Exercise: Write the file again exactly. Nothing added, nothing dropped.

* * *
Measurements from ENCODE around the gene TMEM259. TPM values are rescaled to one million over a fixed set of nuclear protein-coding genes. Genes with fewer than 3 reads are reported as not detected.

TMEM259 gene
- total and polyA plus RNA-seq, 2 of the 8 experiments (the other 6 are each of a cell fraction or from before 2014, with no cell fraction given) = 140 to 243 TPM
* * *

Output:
Measurements from ENCODE around the gene TMEM259. TPM values are rescaled to one million over a fixed set of nuclear protein-coding genes. Genes with fewer than 3 reads are reported as not detected.

TMEM259 gene
- total and polyA plus RNA-seq, 2 of the 8 experiments (the other 6 are each of a cell fraction or from before 2014, with no cell fraction given) = 140 to 243 TPM